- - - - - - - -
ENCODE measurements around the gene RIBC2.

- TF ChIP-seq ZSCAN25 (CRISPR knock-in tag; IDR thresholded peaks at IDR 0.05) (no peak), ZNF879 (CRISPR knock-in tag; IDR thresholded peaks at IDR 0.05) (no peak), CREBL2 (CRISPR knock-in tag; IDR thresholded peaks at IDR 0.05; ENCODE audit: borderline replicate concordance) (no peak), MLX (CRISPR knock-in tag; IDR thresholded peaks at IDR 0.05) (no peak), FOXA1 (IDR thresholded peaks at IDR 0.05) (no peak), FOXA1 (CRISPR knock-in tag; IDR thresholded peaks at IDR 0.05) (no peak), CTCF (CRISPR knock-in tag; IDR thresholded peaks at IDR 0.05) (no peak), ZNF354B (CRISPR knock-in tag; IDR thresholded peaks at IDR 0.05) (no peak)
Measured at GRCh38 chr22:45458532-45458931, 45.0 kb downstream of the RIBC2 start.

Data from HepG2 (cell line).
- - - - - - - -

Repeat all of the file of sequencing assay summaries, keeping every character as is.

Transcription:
ENCODE measurements around the gene RIBC2.

- TF ChIP-seq ZSCAN25 (CRISPR knock-in tag; IDR thresholded peaks at IDR 0.05) (no peak), ZNF879 (CRISPR knock-in tag; IDR thresholded peaks at IDR 0.05) (no peak), CREBL2 (CRISPR knock-in tag; IDR thresholded peaks at IDR 0.05; ENCODE audit: borderline replicate concordance) (no peak), MLX (CRISPR knock-in tag; IDR thresholded peaks at IDR 0.05) (no peak), FOXA1 (IDR thresholded peaks at IDR 0.05) (no peak), FOXA1 (CRISPR knock-in tag; IDR thresholded peaks at IDR 0.05) (no peak), CTCF (CRISPR knock-in tag; IDR thresholded peaks at IDR 0.05) (no peak), ZNF354B (CRISPR knock-in tag; IDR thresholded peaks at IDR 0.05) (no peak)
Measured at GRCh38 chr22:45458532-45458931, 45.0 kb downstream of the RIBC2 start.

Data from HepG2 (cell line).